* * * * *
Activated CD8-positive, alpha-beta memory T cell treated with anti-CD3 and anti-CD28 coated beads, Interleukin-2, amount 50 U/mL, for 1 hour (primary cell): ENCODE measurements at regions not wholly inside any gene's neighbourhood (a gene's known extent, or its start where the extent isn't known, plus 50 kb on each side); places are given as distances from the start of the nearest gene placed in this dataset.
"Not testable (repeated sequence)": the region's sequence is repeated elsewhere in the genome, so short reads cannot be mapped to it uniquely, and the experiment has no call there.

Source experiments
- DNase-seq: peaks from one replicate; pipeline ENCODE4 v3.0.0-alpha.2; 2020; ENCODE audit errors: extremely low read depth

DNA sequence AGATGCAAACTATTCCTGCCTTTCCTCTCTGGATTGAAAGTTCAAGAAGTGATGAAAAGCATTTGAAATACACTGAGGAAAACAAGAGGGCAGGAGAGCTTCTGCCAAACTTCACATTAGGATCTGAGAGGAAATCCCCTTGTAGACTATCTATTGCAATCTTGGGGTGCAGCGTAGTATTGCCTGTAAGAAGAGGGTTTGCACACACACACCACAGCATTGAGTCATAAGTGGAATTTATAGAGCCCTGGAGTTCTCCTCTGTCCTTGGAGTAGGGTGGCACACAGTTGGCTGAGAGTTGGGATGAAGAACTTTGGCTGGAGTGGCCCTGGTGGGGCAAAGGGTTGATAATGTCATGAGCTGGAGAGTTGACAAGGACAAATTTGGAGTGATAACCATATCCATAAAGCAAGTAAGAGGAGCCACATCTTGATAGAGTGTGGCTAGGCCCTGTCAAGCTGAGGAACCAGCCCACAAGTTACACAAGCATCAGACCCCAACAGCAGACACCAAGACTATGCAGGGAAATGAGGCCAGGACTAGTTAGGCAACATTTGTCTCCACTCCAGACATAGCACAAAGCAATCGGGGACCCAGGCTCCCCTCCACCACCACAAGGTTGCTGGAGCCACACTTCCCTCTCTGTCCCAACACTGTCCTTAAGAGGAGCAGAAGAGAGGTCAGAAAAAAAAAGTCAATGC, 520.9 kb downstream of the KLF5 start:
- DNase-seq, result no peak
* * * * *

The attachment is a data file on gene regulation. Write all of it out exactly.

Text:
Activated CD8-positive, alpha-beta memory T cell treated with anti-CD3 and anti-CD28 coated beads, Interleukin-2, amount 50 U/mL, for 1 hour (primary cell): ENCODE measurements at regions not wholly inside any gene's neighbourhood (a gene's known extent, or its start where the extent isn't known, plus 50 kb on each side); places are given as distances from the start of the nearest gene placed in this dataset.
"Not testable (repeated sequence)": the region's sequence is repeated elsewhere in the genome, so short reads cannot be mapped to it uniquely, and the experiment has no call there.

Source experiments
- DNase-seq: peaks from one replicate; pipeline ENCODE4 v3.0.0-alpha.2; 2020; ENCODE audit errors: extremely low read depth

DNA sequence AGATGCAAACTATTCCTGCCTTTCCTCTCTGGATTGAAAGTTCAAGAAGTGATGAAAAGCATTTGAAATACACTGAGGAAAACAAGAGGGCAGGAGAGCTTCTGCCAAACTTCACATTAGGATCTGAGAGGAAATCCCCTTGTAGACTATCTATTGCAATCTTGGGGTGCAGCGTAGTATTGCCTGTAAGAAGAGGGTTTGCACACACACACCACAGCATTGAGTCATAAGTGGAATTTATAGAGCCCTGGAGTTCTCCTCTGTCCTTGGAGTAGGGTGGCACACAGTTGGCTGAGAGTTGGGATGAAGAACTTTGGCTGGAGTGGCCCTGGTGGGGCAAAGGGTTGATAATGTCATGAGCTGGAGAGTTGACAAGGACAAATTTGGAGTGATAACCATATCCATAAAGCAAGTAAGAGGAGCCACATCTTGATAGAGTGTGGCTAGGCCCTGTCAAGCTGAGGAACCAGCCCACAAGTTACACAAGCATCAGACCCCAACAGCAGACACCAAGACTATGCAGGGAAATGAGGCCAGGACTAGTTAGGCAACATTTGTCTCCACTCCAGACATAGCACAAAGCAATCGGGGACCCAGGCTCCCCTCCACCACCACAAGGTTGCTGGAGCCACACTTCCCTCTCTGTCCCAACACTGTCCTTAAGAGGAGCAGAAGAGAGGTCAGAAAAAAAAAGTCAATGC, 520.9 kb downstream of the KLF5 start:
- DNase-seq, result no peak